This PhD thesis is the culmination of a life-long interest in geology and has turned into as much a labour of love as a scientific study. Numerous people over the years have helped me get here, so there are many people I need to thank. Firstly, I would like to thank my supervisors from Durham University, Richard Davies and Richard Brown for their support, encouragement and advice throughout this project. I would like to thank my supervisors from Statoil UK Ltd, Jenny Morris and Rosie Fletcher for their guidance and assistance, and for giving me valuable insights into the petroleum industry. I would also like to thank my past supervisors, Dougal Jerram and Dorthe Møller Hansen for helping to set up this project. I am very grateful to the Volcanic Margins Research Consortium for providing excellent field trips, a place to discuss my research and access to some of the most knowledgeable people in my field, both in academia and industry. I would especially like to thank Tim Watton, Sam Clark, Bansri Raithatha, Heather Rawcliffe, Catherine Nelson, Clayton Grove, Nick Schofield, Simon Passey, David Brown, Richard Walker and Brian Bell for interesting discussions, both in the class room and down the pub. At the end of my PhD, this thesis was examined by Peter Burgess from Royal Holloway, University of London and Claire Horwell from Durham University. I would like to thank both of them for the many suggestions that improved this manuscript.
I would like to extend my gratitude to Statoil UK for funding this project through the CeREES scholarship program, and for providing much of the seismic reflection data. To David Ellis, Peter Dromgoole, Alex Reid and Adam Pugh for useful discussions and advice throughout my PhD. To DONG Energy UK for providing an internship and for letting me get my hands on industry data without any real expectations. To Mike Smith, Steve Cannon, Catherine Horseman, Alwyn Ross, Rémi Rateau, Giuseppina Pezza and Richard Nice for letting me ask many, many questions about Petrel. To the Rosebank partnership, Chevron, Statoil, OMV and DONG Energy, for permission to use the work undertaken during my internship as part of my PhD thesis. To Chevron, CGG Veritas, Fugro Multi Client Services, PGS, Spectrum ASA and WesternGeco for providing the seismic data under licence from Statoil UK Ltd and DONG Energy UK. To Halliburton for providing the seismic interpretation software through the Landmark Universities software grant program and Schlumberger for providing Petrel under licence to DONG Energy UK.
From Durham University, I am grateful to all the administrative staff for practical support throughout my PhD, including Katie Daniels, Andrea Bailey, Karen Atkinson, Janice Oakes, Paula Elliot and April Furnal. I would also like to thank members of the academic staff for advice and support, including João Trabucho-Alexandre, Jon Gluyas and Chris Greenwell. In addition, I would like to thank Dave Stevenson and Gary Wilkinson for data loading, software and hardware support. I would like to thank my fellow postgraduate students for providing a sense of community and camaraderie, there are too many of you to mention but I would especially like to thank Claire McLeod, Isobel Yeo, Harriet Ridley and Amy Clarke. I would also like to thank Mark Ireland, Steve Richardson, Katie Roberts, Amélie Leduc, Dom Maloney and David Moy for helping me get to grips with my research and the more technical elements of interpreting seismic reflection data. Many thanks to the Durham Volcanology Group for providing interesting discussions and introducing me to other aspects of volcanology. Going back in time, I want to thank my classmates and lecturers from the Geology Department at University of Leicester who helped me to believe in myself, made learning a fun experience and who provided me with a strong foundation in the subject I love. I am also grateful to Paul Starr and Paul Edmunds who taught ‘A’ level geology at Bishop Stopford School, Kettering. You set me on the path I am on now and I have never looked back.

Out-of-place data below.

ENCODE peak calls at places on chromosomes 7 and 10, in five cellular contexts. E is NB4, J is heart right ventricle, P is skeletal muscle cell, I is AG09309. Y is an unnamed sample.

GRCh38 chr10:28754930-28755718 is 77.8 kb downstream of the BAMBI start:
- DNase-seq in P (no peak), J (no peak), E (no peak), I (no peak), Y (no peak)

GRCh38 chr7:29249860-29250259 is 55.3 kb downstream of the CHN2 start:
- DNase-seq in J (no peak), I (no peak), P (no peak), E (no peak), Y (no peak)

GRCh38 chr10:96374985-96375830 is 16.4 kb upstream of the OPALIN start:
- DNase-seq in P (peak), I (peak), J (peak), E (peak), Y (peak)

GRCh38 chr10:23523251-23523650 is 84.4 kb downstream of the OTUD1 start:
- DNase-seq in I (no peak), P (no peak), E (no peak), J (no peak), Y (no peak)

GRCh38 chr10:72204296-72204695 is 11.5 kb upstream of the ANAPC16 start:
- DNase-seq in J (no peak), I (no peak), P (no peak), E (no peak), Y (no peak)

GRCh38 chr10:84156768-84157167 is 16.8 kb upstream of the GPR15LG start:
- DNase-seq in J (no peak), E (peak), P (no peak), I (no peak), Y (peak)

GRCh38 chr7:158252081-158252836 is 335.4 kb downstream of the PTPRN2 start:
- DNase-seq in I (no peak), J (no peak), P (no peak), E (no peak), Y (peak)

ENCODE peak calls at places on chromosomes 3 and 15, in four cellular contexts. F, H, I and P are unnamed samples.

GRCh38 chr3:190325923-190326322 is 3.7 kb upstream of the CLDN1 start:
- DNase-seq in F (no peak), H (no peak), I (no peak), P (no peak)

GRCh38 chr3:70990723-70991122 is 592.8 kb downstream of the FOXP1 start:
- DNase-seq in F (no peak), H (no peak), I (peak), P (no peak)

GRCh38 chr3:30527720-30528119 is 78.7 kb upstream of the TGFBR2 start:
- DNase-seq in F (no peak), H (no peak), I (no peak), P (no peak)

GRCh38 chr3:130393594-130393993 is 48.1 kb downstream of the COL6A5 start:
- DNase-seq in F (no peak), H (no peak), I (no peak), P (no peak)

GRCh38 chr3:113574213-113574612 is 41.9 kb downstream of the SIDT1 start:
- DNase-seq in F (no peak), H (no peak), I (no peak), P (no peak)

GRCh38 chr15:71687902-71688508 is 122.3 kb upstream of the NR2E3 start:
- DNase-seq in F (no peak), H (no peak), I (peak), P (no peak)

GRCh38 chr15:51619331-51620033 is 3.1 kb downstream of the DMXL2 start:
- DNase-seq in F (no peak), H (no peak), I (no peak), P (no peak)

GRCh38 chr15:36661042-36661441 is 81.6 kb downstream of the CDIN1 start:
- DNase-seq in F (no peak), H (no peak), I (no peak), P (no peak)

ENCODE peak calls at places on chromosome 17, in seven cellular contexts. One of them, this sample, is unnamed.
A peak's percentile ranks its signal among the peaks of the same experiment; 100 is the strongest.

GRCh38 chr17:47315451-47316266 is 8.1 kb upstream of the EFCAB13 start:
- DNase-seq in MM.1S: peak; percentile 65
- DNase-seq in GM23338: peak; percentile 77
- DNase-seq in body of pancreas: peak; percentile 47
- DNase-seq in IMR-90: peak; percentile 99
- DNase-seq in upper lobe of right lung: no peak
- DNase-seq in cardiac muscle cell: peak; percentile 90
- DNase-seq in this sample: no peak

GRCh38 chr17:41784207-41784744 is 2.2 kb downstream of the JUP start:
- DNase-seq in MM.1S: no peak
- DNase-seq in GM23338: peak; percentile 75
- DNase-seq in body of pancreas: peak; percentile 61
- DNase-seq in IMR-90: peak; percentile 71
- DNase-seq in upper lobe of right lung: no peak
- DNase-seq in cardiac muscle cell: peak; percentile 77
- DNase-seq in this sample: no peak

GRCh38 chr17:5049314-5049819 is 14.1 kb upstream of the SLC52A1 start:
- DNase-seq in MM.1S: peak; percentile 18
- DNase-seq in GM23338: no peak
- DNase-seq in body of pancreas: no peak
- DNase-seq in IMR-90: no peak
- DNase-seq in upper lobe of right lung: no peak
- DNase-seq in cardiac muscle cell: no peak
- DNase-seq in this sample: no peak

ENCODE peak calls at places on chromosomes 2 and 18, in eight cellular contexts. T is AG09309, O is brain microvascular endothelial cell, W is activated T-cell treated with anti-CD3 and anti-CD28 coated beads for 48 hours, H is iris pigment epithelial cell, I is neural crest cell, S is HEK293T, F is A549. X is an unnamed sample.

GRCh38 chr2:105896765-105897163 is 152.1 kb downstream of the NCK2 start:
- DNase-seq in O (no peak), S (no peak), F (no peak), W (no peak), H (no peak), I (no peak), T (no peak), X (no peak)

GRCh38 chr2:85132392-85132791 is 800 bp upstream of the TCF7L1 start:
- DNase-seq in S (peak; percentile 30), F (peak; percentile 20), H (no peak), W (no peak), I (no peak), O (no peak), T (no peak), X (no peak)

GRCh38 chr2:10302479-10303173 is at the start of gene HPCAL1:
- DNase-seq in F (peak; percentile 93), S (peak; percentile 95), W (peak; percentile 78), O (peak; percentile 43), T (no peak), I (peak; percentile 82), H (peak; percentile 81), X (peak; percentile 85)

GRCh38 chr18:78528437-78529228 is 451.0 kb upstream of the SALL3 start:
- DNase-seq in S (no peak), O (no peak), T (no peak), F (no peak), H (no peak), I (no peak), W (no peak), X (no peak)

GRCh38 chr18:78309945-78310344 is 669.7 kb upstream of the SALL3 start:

On a more personal note I would like to thank Emily Boon, Karen Bianchi, Kathy Mather and Jo Variava for never letting me doubt myself and for reminding me there is a whole world outside of my PhD. I would especially like to thank Rhian Meara for toblerone martinis, peanut butter M&M’s and for always being there when I needed her. I would also like to thank Helen and Mike Hedley for their support and for always inviting me to take a break and go away with them to play in the snow. I am eternally gratefully to my family, my parents Helen and Michael, my siblings Tom and Fiona, my Grandmother, the American and Canadian contingents and those family members more recently rediscovered. Thank you for encouraging me, supporting me and making me realise that I should never let being dyslexic hold me back from what I want to do. This PhD is a testament to your faith in me, I hope I have made you proud. Finally I would like to thank my long suffering other half Ben Hedley. Words cannot express my gratitude for everything you have done. Thank you for accompanying me on this adventure, I look forward to our next one!!
Contributor: Kirstie Wright
Source: Wright, K (2013) Seismic Stratigraphy and Geomorphology of Palaeocene Volcanic Rocks, Faroe-Shetland Basin, PhD, Durham University